PROGRAM TITLE:	Ridge Interdisciplinary Global Experiments (RIDGE)
ACTIVITY STREAM:  	Process, Observe, Data, Model, Assess
SCIENCE ELEMENT:	Solid Earth Processes


SCIENTIFIC MERIT:  The goal of the RIDGE program is to understand the 
physical, chemical, and biological causes and consequences of the energy 
transfer through time and space between the global mid-ocean ridge volcanic 
system and the ocean environment.  Within the Geosciences Directorate the 
RIDGE program is divided between the Global Change initiative and 
Disciplinary Geosciences.  The shorter time scale processes, such as 
hydrothermal circulation, are relevant to global change, whereas, the longer 
time scale processes, such as mid-ocean ridge magmatic processes, are 
considered within Disciplinary Geosciences.  Relative to global change, the 
primary objective of RIDGE is to understand the geological, chemical, 
biological, and physical oceanographic interactions between the oceans and 
hydrothermal circulation of seawater through the ocean crust.  Most of the 
heat loss from the interior of the Earth occurs through the mid-ocean ridge 
system by means of this circulation.  Hydrothermal venting at mid-ocean 
ridges produces a wide variety of important effects in the overlying water 
column, including the formation of turbulent, buoyant plumes, the 
introduction of chemicals and biota, and the modification of deep ocean 
circulation and mixing patterns.  "Megaplumes" of hydrothermal discharge 
into the overlying layers of the ocean suggest that the effects of venting may 
not be confined to the deep ocean.  While megaplumes are expected to be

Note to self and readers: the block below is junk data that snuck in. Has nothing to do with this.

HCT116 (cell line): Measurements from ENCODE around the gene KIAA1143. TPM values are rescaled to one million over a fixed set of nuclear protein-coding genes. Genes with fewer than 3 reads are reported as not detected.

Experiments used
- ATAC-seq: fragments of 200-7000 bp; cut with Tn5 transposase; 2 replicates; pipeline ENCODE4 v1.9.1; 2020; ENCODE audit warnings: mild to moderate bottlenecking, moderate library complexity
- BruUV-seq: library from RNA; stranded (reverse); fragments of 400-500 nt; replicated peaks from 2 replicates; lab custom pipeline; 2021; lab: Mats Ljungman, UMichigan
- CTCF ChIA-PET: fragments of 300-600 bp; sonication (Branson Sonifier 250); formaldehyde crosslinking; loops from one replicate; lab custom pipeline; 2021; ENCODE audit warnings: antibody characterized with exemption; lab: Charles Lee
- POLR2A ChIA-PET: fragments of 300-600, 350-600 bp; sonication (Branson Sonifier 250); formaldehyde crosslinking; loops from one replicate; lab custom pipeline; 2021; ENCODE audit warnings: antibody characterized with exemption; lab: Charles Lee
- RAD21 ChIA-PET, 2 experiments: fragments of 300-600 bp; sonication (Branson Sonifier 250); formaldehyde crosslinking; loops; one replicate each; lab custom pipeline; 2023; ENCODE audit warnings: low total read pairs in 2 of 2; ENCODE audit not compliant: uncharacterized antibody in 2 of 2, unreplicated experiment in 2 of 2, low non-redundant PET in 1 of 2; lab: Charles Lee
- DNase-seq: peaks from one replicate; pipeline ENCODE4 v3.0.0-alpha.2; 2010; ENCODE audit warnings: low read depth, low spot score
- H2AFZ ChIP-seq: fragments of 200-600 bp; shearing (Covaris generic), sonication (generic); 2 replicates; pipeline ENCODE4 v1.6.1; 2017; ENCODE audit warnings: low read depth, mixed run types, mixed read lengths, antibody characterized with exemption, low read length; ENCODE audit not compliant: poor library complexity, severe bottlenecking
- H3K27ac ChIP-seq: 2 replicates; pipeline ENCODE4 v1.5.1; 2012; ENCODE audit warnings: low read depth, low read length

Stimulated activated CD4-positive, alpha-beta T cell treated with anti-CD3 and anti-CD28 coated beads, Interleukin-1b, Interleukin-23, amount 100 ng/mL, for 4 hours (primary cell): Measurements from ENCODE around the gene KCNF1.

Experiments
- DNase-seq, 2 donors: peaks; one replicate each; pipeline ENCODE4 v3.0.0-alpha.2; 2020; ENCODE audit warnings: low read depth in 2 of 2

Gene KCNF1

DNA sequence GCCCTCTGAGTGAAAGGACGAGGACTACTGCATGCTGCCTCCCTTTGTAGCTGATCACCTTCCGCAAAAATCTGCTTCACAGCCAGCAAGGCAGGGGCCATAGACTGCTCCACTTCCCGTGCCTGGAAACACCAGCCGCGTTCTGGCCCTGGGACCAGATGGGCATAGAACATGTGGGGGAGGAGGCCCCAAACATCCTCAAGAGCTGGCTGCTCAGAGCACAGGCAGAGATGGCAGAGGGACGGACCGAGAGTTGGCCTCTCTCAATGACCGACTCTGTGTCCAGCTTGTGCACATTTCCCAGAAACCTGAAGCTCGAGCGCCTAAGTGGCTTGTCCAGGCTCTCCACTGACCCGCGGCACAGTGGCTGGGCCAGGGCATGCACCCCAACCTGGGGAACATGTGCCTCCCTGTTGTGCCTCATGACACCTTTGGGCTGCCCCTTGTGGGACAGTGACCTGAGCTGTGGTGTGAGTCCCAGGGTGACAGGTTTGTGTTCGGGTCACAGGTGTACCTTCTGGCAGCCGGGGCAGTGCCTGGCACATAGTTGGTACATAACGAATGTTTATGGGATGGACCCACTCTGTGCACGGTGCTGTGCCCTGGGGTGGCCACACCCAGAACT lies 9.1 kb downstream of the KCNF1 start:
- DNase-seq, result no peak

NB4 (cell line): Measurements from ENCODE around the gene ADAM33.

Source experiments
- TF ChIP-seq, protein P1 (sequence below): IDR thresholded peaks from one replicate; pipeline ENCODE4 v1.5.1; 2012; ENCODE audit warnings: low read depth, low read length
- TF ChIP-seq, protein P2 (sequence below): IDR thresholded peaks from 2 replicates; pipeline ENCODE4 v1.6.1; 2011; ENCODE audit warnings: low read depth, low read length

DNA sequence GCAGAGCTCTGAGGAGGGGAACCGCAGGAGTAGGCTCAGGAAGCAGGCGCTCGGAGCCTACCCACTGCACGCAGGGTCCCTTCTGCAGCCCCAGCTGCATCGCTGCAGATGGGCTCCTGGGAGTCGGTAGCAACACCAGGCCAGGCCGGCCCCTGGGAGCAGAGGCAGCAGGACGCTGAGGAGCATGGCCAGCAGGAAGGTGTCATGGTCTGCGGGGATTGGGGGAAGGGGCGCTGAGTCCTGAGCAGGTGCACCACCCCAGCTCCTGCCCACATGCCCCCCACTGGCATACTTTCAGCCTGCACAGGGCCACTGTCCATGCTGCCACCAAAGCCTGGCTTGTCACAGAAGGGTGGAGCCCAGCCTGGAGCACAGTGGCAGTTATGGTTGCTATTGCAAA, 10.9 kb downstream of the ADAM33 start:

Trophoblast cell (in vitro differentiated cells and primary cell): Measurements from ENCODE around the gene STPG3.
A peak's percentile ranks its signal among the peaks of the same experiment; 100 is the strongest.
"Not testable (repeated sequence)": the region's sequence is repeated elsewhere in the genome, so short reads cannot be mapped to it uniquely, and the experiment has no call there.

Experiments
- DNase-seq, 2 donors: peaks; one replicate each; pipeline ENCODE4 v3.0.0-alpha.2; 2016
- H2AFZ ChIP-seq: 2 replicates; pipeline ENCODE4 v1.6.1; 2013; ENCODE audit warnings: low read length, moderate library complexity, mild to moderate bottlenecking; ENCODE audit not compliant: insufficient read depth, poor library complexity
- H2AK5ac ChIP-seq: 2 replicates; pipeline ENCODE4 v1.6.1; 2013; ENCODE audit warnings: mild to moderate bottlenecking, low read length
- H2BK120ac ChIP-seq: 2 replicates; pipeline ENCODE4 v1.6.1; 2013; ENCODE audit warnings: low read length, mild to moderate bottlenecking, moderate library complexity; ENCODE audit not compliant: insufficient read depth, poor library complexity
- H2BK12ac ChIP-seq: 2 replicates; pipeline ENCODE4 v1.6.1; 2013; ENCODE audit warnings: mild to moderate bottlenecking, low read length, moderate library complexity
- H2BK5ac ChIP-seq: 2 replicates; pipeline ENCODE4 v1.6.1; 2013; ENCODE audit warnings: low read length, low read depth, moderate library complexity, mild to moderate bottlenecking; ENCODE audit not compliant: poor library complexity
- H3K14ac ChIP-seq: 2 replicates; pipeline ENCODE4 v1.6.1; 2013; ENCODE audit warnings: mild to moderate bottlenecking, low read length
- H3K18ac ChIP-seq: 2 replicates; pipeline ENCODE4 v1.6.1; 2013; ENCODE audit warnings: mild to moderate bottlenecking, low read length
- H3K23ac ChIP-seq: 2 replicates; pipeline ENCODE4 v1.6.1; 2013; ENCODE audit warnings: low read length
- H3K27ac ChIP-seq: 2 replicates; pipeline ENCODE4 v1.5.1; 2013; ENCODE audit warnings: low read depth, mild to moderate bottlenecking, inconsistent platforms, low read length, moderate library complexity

episodic, events on the Juan de Fuca Ridge (in the northeast Pacific) in 1986 
and in 1993 suggest that the frequency of the events, and thus the 
accompanying effects, may be higher than expected.  Major RIDGE projects 
aimed at understanding hydrothermal circulation will be conducted on the 
Juan de Fuca Ridge, the East Pacific Rise, and the Mid-Atlantic Ridge.  The 
Juan de Fuca project is a multi-disciplinary, manned and unmanned 
submersible, surface-ship, and laboratory investigation of major vent fields.  
The East Pacific Rise and Mid-Atlantic Ridge projects will determine the 
distribution, relative intensity, and first-order chemical characteristics of 
hydrothermal venting and its relation to ridge morphology, geophysics, 
petrology, biology, and ecology.
STAKEHOLDERS:  The NSF RIDGE program is closely linked with the 
NOAA VENTS program.  RIDGE is also linked with the USGS program of 
deformation studies on the Juan de Fuca Ridge, and ONR studies of "natural 
laboratories" on the East Pacific Rise and the Mid-Atlantic Ridge.  The US 
programs are linked to international mid-ocean ridge research through 
InterRIDGE, which, at this time, is comprised France, Germany, Spain, UK, 
Iceland, Canada, and the US; together with several other associate countries.  
InterRIDGE has been designated a Working Group of the ICSU Scientific 
Committee on Oceanic Research (SCOR).
POLICY RELEVANCE:  The role of hydrothermal circulation on deep-ocean 
circulation, on the chemical mass balance of the oceans, and on the biological 
communities in the ocean basins are only beginning to be understood, and 
the role of the factors in effecting global climate is unknown.
David Epp, Marine Geology and Geophysics Program Associate Program 
Phillip Taylor, Biological Oceanography Program Director